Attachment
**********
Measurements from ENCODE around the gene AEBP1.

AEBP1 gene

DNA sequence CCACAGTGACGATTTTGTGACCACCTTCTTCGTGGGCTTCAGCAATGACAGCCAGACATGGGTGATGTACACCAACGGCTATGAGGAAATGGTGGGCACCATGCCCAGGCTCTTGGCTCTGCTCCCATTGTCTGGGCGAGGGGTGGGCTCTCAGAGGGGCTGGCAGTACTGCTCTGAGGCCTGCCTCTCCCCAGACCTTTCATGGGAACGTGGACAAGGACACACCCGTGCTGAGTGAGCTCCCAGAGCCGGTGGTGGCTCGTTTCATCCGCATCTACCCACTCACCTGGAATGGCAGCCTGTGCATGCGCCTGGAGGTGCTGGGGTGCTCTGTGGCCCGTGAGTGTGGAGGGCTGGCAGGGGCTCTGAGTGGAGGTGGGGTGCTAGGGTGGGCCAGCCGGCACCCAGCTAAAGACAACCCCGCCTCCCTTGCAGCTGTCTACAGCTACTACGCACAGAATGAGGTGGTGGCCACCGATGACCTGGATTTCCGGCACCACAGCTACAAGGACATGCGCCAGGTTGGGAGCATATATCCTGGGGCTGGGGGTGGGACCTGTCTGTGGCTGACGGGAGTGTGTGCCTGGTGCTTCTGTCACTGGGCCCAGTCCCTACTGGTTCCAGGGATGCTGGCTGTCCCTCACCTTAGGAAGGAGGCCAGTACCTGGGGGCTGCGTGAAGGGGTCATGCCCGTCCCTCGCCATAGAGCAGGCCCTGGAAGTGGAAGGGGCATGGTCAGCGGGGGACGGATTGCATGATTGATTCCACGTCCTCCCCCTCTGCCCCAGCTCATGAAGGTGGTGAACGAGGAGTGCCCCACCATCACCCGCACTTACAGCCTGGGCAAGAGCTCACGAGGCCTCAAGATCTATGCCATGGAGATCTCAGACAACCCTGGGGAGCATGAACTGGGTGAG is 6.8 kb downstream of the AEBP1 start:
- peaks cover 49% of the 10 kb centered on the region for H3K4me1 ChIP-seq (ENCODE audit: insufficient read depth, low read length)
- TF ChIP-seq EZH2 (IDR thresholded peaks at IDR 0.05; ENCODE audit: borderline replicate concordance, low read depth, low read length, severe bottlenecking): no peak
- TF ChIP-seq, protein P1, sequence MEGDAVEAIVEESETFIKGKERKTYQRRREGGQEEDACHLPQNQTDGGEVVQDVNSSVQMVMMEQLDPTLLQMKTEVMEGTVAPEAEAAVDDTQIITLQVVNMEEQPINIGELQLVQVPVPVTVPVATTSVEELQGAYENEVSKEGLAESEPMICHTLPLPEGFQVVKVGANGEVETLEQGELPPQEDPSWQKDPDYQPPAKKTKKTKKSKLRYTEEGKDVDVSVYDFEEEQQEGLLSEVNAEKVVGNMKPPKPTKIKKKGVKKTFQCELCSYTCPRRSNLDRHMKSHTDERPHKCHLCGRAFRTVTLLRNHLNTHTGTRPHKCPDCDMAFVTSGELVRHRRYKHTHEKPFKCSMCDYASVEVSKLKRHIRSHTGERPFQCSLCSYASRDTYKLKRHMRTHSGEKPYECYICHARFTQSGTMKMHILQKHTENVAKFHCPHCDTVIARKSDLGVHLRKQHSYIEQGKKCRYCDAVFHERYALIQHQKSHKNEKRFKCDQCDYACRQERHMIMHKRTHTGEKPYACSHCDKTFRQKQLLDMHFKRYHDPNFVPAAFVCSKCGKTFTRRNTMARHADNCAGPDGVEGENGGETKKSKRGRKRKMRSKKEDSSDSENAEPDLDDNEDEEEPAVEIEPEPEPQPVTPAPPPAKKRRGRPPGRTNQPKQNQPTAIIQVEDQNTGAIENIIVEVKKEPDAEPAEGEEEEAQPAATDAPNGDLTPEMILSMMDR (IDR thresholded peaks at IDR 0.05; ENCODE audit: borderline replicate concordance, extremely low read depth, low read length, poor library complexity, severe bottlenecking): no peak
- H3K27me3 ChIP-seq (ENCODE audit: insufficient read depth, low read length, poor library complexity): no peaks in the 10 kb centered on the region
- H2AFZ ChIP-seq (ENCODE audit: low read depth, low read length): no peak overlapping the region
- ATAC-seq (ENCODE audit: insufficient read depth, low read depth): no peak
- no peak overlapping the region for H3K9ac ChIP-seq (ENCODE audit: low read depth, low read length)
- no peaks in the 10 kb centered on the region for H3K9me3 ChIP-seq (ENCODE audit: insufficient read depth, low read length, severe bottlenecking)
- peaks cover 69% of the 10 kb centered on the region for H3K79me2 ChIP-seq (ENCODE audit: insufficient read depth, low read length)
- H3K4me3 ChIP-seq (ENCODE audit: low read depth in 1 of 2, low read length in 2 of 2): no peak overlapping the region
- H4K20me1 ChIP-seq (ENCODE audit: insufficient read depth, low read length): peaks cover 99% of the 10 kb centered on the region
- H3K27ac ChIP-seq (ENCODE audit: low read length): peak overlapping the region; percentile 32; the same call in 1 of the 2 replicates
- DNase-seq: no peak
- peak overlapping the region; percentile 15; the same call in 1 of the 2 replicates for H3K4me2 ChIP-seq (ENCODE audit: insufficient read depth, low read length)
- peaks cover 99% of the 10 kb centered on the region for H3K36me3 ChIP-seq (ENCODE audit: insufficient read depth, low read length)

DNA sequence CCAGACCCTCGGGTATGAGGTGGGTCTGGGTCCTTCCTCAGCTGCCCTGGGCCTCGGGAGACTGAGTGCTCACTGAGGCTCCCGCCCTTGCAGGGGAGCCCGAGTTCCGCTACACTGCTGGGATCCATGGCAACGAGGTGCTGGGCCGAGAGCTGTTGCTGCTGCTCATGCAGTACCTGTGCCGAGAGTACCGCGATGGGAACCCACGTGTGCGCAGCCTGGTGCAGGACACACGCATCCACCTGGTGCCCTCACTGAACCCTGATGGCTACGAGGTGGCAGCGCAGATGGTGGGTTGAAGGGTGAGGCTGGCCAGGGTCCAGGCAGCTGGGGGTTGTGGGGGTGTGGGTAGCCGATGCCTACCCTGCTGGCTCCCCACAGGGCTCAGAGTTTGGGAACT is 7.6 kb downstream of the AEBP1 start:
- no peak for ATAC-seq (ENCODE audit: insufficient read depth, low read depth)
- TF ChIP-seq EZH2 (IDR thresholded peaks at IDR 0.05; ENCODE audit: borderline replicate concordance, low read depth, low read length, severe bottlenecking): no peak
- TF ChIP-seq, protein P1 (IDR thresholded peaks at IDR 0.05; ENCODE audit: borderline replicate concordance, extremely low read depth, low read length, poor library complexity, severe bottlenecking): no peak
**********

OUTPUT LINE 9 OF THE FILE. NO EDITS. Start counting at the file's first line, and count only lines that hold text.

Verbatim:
- ATAC-seq (ENCODE audit: insufficient read depth, low read depth): no peak